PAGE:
There is also a significant difference in the computational cost for the LSTM and ARIMA methods. ARIMA requires very few computational resources: the auto.arima function in R requires approximately 40 s to fit and validate a model for each prediction segment on a personal computer with a 3.00 GHz CPU. Conversely, training and validating a single LSTM model takes approximately 20–30 min on GPUs based on dual NVIDIA P100 12GB PCIe cards.
4.3 Performance of multiwell models
We evaluated the predictive ability of multiwell models using both approaches for filling gaps of various lengths in the SpC data at well 11 by comparing their performance against their singlewell counterparts. Well 11 was chosen because of the data availability for nearby wells (wells 110A and 116A). Similar to the singlewell ARIMA and LSTM model for well 11, the multiwell models also predict the SpC measurement using water level and SpC from three wells. We adopted the same LSTM architecture from the singlewell LSTM model and trained the same set of alternatives considering input window sizes, LSTM units, and learning rates for various gap lengths as listed in Table 1. The same training and validation periods were adopted to select the optimal combination of M, U, and L. The optimal combinations are shown in Table S3. For the multiwell ARIMA models, we included additional variables as regression terms when building and fitting models using the auto.arima function. The optimal input window sizes of ARIMA are 216, 240, 288, 288, 288, and 192 h for gap lengths of 1, 6, 12, 24, 48, and 72 h, respectively. These are smaller than the optimal window sizes of the singlewell models.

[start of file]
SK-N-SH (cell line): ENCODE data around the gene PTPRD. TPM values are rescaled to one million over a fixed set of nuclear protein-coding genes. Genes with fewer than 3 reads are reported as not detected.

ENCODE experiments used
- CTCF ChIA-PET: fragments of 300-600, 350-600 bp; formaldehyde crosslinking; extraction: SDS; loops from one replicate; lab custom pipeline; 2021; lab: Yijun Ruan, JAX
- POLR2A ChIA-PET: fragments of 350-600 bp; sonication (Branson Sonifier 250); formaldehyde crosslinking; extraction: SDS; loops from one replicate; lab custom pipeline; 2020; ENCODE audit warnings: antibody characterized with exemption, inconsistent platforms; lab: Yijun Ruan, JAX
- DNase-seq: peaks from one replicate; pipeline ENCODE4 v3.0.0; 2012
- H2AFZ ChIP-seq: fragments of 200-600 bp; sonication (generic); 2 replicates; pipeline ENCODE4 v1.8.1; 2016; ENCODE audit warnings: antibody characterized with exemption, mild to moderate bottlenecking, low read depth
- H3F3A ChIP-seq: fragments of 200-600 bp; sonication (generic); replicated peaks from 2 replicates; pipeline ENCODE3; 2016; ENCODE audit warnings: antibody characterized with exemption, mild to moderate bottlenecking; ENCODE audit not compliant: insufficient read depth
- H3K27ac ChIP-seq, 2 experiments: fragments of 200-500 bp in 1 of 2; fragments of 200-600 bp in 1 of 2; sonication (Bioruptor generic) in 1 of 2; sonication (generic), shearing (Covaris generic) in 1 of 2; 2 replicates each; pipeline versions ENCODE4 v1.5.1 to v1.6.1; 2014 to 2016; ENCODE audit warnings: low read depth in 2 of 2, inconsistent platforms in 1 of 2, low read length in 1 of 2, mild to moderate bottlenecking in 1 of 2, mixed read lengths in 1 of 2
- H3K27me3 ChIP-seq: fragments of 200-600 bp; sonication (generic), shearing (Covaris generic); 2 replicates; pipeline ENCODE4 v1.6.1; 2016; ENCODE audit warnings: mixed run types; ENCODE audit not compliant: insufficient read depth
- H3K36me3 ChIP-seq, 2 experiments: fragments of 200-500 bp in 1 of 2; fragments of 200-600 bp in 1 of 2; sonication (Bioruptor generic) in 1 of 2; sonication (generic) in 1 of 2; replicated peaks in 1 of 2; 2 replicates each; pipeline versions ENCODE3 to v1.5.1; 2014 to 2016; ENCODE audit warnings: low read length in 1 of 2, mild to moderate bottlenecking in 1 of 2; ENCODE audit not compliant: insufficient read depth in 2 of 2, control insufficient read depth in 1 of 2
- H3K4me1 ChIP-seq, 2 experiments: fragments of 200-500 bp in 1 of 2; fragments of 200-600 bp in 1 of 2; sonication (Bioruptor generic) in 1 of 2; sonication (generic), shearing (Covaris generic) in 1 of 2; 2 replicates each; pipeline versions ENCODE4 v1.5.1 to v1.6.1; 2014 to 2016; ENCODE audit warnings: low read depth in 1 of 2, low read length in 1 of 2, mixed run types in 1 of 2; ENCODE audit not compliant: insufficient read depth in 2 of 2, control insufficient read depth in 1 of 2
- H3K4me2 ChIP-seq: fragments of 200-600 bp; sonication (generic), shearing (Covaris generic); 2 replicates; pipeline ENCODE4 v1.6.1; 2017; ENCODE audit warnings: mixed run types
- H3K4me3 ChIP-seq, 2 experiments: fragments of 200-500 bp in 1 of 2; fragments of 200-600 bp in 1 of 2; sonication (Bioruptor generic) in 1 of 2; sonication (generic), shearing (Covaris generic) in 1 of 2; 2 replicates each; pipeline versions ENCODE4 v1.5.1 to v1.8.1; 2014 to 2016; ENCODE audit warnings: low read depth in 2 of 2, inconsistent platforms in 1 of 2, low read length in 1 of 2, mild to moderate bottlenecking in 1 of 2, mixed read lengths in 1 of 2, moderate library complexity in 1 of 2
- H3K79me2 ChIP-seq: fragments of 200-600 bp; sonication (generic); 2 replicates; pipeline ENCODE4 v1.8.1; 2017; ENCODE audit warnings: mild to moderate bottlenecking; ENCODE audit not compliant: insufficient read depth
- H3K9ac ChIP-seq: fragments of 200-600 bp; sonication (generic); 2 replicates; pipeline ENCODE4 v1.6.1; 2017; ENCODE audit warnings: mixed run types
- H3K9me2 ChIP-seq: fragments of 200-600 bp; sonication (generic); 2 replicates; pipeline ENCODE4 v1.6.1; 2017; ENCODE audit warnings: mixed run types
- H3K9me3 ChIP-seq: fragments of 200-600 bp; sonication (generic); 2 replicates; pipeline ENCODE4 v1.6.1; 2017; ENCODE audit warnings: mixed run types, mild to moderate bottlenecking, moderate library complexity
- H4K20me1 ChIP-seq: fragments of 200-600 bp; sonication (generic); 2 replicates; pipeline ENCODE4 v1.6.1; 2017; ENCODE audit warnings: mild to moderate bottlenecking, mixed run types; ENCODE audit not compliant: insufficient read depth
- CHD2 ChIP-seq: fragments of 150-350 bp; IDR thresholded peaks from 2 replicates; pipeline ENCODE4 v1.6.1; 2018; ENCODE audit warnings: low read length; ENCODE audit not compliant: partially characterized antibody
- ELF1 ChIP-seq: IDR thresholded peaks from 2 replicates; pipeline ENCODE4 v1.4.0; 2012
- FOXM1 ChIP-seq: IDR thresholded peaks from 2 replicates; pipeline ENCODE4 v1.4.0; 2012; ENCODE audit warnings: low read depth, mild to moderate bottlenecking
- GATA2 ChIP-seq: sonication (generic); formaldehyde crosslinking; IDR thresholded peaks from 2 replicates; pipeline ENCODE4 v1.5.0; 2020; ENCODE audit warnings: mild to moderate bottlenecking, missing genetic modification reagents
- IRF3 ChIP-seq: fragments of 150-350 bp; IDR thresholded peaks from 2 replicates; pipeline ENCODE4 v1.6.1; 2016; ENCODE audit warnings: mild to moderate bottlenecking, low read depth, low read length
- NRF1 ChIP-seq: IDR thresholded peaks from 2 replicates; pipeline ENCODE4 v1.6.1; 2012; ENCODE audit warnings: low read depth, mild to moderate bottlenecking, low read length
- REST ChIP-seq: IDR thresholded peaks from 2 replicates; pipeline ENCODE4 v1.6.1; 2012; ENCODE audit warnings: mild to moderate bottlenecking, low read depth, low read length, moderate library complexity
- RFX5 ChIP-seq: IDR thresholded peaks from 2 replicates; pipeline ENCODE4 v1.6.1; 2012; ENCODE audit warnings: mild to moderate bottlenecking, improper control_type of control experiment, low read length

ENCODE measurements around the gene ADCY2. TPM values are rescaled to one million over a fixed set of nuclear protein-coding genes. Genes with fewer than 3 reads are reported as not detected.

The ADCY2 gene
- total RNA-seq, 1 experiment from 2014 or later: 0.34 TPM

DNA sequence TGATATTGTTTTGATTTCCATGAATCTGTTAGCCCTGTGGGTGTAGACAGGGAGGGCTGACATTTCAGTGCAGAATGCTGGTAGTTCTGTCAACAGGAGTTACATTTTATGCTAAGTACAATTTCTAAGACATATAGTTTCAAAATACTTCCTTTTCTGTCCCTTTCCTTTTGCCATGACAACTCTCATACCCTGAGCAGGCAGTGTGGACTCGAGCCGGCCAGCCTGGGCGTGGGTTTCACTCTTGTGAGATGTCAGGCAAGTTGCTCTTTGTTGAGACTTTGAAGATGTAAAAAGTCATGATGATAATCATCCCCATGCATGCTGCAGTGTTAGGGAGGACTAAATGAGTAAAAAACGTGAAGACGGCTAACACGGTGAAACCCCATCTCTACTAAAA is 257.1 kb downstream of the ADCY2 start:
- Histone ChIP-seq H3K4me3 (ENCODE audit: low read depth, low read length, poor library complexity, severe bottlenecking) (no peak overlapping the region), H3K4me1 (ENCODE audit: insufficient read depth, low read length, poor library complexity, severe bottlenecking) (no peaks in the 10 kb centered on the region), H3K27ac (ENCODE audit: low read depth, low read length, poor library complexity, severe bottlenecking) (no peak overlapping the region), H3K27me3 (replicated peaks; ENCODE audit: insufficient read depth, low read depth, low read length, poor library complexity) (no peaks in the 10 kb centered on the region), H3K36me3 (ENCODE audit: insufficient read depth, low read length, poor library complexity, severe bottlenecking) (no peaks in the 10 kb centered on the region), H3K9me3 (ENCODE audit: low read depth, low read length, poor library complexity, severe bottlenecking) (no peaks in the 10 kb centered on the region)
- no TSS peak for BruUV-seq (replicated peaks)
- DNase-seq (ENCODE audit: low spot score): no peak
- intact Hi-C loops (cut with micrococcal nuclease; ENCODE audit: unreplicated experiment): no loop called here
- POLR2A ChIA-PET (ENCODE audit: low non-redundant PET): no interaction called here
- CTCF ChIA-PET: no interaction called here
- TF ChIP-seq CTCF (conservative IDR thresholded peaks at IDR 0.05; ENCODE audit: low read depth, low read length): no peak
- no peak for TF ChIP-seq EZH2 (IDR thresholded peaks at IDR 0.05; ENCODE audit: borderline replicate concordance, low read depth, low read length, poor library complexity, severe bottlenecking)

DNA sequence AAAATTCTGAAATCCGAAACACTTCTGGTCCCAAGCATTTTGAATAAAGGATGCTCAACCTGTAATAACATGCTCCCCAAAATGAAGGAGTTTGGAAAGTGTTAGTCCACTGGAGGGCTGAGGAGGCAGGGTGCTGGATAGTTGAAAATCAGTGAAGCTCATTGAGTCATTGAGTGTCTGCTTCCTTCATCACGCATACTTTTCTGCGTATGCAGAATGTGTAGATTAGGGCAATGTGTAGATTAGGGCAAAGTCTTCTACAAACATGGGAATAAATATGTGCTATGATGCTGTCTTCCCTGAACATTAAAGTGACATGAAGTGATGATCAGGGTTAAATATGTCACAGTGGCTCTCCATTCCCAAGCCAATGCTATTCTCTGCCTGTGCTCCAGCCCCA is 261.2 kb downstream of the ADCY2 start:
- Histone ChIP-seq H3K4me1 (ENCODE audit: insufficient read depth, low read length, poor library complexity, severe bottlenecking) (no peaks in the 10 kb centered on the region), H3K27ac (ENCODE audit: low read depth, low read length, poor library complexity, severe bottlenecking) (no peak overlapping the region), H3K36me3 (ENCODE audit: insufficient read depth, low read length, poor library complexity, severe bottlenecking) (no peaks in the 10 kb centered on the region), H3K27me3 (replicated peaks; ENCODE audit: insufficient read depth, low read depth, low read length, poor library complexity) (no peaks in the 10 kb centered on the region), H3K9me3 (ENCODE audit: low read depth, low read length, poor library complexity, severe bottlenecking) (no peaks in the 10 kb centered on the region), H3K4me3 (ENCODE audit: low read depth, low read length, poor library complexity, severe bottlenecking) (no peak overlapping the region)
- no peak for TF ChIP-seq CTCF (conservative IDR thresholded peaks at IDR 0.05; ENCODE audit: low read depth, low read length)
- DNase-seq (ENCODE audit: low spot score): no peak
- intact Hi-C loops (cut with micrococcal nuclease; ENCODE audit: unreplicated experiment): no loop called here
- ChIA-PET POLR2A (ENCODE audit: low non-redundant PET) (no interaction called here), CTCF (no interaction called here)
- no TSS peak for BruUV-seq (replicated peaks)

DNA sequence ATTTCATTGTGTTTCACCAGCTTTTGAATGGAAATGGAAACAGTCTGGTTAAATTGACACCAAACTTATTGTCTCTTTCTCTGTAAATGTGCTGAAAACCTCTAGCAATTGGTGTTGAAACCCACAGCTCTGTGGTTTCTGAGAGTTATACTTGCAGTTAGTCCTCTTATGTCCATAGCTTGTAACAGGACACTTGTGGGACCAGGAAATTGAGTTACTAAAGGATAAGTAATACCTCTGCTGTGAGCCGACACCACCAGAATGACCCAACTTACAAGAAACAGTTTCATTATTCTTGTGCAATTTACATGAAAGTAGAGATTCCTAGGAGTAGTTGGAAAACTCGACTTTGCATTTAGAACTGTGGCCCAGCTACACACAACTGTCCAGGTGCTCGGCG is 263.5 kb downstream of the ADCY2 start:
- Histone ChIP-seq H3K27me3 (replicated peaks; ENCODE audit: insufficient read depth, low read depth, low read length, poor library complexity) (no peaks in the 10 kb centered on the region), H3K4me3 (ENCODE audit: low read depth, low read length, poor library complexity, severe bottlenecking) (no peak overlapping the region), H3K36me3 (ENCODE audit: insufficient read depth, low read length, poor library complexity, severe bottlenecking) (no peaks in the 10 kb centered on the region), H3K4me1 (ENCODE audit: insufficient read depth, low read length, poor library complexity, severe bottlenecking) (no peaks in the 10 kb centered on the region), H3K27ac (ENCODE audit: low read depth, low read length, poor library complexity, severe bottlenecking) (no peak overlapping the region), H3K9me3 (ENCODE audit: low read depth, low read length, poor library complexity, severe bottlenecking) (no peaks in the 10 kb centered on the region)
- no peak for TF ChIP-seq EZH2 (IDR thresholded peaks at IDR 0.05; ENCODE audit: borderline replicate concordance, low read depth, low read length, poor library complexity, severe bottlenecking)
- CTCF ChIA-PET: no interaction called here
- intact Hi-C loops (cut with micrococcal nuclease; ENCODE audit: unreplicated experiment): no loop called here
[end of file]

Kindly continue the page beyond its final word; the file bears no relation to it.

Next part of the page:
The box plots of relative errors yielded from the singlewell and multiwell models using both approaches are provided in Fig. 9 for comparison. Additionally, we include performance metrics for comparing the single and multiwell models in Table 3. Additional spatial information seems to exacerbate the relative errors of the ARIMA models, except in large gaps (e.g., 72 h). The LSTM approach, on the contrary, benefits from the information carried by the neighboring wells when filling in the larger gaps, whereas the performance for small gaps remains unchanged. The aggregated performance metrics in Table 3 show slightly improved metrics for multiwell ARIMA models for gaps smaller than 24 h compared with the singlewell models, while the turning point in relative performance is at 12 h for the LSTM models. The deteriorated performance metrics of the multiwell LSTM models at the larger gap lengths are consistent with the larger interquartile ranges, as shown in the box plots of relative errors in Fig. 9. However, the multiwell LSTM and ARIMA models can reduce the occurrence of large relative errors for larger gaps and provide more robust gap filling under those circumstances.